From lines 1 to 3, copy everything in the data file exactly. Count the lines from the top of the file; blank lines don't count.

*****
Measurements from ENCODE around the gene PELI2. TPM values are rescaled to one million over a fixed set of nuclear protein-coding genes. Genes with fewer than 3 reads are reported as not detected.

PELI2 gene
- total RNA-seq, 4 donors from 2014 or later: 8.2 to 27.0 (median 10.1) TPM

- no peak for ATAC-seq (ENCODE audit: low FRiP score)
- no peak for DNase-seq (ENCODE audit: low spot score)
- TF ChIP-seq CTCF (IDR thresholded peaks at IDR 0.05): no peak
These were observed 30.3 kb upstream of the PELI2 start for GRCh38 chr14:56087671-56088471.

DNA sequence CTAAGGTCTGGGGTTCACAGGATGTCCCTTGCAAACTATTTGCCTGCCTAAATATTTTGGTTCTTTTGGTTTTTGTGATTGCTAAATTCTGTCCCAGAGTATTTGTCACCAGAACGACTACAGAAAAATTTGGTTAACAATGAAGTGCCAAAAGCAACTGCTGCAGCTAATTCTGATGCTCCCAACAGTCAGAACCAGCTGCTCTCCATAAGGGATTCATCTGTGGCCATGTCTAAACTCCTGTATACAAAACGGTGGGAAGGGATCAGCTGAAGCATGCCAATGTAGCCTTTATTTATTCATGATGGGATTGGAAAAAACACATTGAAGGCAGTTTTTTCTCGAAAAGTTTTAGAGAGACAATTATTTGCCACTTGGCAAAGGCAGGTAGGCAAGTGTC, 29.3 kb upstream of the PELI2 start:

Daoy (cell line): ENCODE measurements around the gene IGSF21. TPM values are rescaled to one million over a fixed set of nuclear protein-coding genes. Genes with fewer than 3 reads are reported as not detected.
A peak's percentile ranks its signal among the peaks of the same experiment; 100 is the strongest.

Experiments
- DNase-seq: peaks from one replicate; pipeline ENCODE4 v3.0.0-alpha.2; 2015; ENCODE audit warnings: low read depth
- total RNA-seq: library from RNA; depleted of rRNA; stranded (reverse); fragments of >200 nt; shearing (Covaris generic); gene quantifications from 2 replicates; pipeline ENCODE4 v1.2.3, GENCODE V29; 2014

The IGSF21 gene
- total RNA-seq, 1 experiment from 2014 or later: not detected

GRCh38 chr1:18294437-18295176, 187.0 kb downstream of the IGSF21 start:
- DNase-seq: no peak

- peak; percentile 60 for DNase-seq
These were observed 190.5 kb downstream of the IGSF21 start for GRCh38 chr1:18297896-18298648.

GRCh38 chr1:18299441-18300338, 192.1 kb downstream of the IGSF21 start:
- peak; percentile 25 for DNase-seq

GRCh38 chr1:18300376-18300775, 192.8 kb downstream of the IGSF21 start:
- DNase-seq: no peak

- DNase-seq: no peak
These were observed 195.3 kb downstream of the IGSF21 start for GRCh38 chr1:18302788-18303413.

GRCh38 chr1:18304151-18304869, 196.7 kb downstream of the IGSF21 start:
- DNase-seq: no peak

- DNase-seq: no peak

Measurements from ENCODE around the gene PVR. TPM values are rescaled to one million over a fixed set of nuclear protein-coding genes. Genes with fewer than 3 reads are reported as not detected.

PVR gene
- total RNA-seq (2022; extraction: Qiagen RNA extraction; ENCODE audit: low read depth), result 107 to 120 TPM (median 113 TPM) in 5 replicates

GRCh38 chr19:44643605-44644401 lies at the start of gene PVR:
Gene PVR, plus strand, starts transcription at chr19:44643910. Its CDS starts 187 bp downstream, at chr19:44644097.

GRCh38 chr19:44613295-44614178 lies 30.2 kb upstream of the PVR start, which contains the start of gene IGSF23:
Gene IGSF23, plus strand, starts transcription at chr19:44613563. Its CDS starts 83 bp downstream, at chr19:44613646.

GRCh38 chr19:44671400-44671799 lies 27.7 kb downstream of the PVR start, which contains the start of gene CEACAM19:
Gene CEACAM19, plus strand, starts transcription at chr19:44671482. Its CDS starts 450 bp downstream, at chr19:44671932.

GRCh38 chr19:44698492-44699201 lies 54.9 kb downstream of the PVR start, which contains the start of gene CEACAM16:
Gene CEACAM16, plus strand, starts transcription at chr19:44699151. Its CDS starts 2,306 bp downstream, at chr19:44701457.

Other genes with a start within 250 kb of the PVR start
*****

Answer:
Measurements from ENCODE around the gene PELI2. TPM values are rescaled to one million over a fixed set of nuclear protein-coding genes. Genes with fewer than 3 reads are reported as not detected.

PELI2 gene
- total RNA-seq, 4 donors from 2014 or later: 8.2 to 27.0 (median 10.1) TPM